User:Morbus Iff/Sojourns and Scholars

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This is an incredibly early napkin. Comments to please.

Chapter 1: Introduction

Sojourns and Scholars is an attempt at a nearly combat-free conversion of the latest edition of the world's most popular fantasy roleplaying game. It arose out of a desire to play with this latest version, but to do so like the days of yore: where the players and gamemaster together determined the story, not the outcome of mindless skill tests and combats simulated with miniatures and handily-named attack moves. One could say that we're attempting to convert a gamist system back into a narrativist one, but we'd rather just state that we prefer to use the latest rules to play in a world where physical combat barely exists.

This world is Ghyll, "an amazing collaborative improvisational fiction that combines an intoxicating patchouli whiff of fantasy with the reckless driving tanginess of bebop", or so says one now-deleted Internet blog. The worlds (or, more accurately, orthogonalities) of Ghyll originated as an encyclopedia whose creation depended on a small ruleset of forced integration called Lexicon: an RPG.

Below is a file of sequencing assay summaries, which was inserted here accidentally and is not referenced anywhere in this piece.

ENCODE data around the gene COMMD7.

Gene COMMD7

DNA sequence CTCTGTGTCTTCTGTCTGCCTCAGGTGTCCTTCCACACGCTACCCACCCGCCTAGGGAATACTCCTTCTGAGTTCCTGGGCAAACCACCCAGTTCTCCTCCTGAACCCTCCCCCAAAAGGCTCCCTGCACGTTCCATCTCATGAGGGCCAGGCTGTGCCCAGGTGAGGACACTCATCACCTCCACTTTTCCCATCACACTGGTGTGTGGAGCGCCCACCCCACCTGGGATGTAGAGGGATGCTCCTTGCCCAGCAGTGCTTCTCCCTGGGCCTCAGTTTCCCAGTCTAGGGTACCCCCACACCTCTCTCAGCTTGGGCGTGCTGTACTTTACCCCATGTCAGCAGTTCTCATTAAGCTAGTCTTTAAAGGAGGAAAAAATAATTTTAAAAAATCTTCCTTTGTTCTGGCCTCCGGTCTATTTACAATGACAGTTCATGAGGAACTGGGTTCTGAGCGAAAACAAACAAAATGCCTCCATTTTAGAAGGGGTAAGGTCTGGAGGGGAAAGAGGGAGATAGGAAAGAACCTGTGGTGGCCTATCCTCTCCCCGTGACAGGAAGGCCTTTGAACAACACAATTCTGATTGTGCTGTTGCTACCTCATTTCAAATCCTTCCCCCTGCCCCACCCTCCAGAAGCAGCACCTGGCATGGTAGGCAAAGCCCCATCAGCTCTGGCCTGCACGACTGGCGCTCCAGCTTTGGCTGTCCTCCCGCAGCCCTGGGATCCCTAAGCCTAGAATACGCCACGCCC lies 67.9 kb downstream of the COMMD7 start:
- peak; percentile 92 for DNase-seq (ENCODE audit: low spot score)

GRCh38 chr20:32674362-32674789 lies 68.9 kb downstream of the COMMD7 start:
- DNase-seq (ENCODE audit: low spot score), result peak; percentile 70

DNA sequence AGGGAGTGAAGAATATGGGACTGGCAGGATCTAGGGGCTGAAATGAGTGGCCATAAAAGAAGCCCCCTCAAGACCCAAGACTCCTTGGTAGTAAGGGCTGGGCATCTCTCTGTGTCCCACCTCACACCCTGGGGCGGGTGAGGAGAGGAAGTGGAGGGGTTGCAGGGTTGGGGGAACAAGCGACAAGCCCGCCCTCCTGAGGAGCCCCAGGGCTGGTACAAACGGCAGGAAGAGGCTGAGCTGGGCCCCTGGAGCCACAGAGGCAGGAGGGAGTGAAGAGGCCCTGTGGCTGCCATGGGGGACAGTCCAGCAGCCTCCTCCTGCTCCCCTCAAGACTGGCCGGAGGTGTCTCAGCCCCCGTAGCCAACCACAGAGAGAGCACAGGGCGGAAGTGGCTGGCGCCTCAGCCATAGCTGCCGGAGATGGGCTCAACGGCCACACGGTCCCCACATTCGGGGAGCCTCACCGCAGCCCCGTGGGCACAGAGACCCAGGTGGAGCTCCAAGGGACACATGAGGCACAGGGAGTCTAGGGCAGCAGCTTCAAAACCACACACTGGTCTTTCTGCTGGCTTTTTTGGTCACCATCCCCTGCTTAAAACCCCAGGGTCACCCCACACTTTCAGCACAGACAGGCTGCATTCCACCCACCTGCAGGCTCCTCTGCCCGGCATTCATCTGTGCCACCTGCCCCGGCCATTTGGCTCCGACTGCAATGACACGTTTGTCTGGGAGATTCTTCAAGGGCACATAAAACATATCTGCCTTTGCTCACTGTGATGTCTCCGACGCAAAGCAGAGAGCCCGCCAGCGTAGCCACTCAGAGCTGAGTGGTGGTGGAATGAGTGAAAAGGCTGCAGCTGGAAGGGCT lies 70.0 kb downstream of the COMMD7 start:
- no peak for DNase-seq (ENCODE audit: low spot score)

Players became "cranky, opinionated, prejudiced, and eccentric [scholars] from before scholarly pursuits became professionalized ... Despite the fact that your peers are self-important, narrow-minded dunderheads, they are honest scholars. No matter how strained their interpretations are, their facts are as accurate as historical research can make them ... [You] have to treat its factual content as true! (Though you can argue vociferously with the interpretation and introduce new facts that shade the interpretation.)"

After 18 months and more than 50 players, the wiki used to contain the encyclopedia grew to more than 300 full articles, hundreds of timeline entries and people, maps of the known world, and a healthy sense of erudition. Each entry, no matter how foolish or serious, fit in with factual data previously established. The Encyclopedants, acting as the encyclopedia's gamemasters, spent obscene amounts of time ensuring that flavor, sanity, and plausibility were retained. For some, it became one of their most treasured gaming sessions, even though it was far outside the realm of traditional tabletop roleplaying.